Opinion

Storage may be boring - but it matters and makes money

Let’s face it, storage sounds boring – but it really matters to customers today, and it makes resellers money. Faced with marketing descriptions around data transfer speeds needed for consolidation of massive Storage Area Network it is difficult to become too animated. Most of the time, the verbiage used around storage technology is positively soporific.

That’s justification enough for the first part of the proposition (i.e. that storage is dull) but to be fair, these kind of pronouncements are simply telling it as it is; a disk array transfers data at really high speeds. That means it will be really good in datacentres where scores of virtual servers will be crammed onto a handful of physical devices. The subsequent strain on storage I/O is massive, so and you need a disk array that can cope. Often, storage is an afterthought in such installations – the virtualisation is the cool and sexy bit, the one that really lights up the eyes of the CIO, due to the reduction in space, management and power overheads it delivers.

Important drivers

Virtualisation – in its own right or as the foundation for private clouds – is a vitally important driver in the market right now.  But without decent storage, the server virtualisation won’t be effective. If the transfer rate between the disk and the server box is not high enough, performance won’t be as good as it could or should be. Now, you might well be thinking well OK, in that case, we’ll put Flash technology in and there is no denying that Flash storage is great for virtualised deployments, but only where you need really fast near-line access to very large volumes of data.

But Flash is also really expensive at the moment and in many cases, it won’t stand up to a thorough cost-benefit analysis. High-performance disk arrays will. If we skip forward a few months (or maybe a couple of years), the cost of Flash will certainly come down. But it won’t come anywhere near disk in terms of cost-per-gigabyte.

With storage capacity requirements continually growing (this is not an industry myth – it is genuinely happening), most customers will want to use disk for most of the volume data retention they do. Some may use cloud-based archiving at the secondary or tertiary level, and make limited use of Flash as a sort of high-speed cache at the near-line end. But disk will still do most of the hard work.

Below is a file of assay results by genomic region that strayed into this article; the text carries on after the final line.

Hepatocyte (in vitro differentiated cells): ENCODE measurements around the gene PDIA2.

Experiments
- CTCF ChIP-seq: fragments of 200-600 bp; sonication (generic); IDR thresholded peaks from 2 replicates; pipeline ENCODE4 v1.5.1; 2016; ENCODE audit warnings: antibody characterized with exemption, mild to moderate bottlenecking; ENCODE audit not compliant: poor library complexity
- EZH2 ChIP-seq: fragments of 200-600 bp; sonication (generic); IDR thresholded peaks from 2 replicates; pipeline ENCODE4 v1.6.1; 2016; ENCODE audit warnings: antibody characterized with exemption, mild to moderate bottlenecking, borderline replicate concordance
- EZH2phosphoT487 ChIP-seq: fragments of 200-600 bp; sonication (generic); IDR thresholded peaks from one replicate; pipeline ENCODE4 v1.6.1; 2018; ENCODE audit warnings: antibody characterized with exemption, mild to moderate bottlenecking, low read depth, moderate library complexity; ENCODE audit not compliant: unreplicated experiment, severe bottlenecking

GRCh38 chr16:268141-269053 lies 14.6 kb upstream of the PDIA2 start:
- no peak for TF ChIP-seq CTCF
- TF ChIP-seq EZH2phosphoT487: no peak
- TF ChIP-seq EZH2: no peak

Big storage for big data

It will be the same for big data projects. Flash lends itself well to the kind of multi-threaded database operations that are performed in big data deployments, but there will still be a massive requirement to store information – and traditional disk drives will continue to play their part.

Storage in all forms matters to customers and at the heart of all datacentres, you still need good, solid, reliable disk systems that you can depend upon to work – even if they don’t exactly get anyone excited. We had a great example of this recently from a customer, who talked about the storage solutions that are “boringly reliable” as being exactly what they required. In the world of storage, that’s a real complement.

We should also remember that storage makes money for resellers. Virtualisation, private cloud and big data projects should always bring plenty of opportunity to add-value in providing consultancy, installation, migration and monitoring. There will be a decent margin on the software licenses, but probably quite a bit more on the actual storage. Most arrays cost upwards of £5,000 at the entry-level and customers are often spending £50,000 or more to equip their data centres. Resellers can make very good margins on these sales.

Start talking in those terms, and storage suddenly isn’t boring, it’s very exciting indeed. We, as an industry, should give it the credit and the attention it deserves.


Craig Parker is head of product marketing at Fujitsu UK & Ireland

This was first published in October 2013

Join the conversation Comment

Share
Comments

    Results

    Contribute to the conversation

    All fields are required. Comments will appear at the bottom of the article.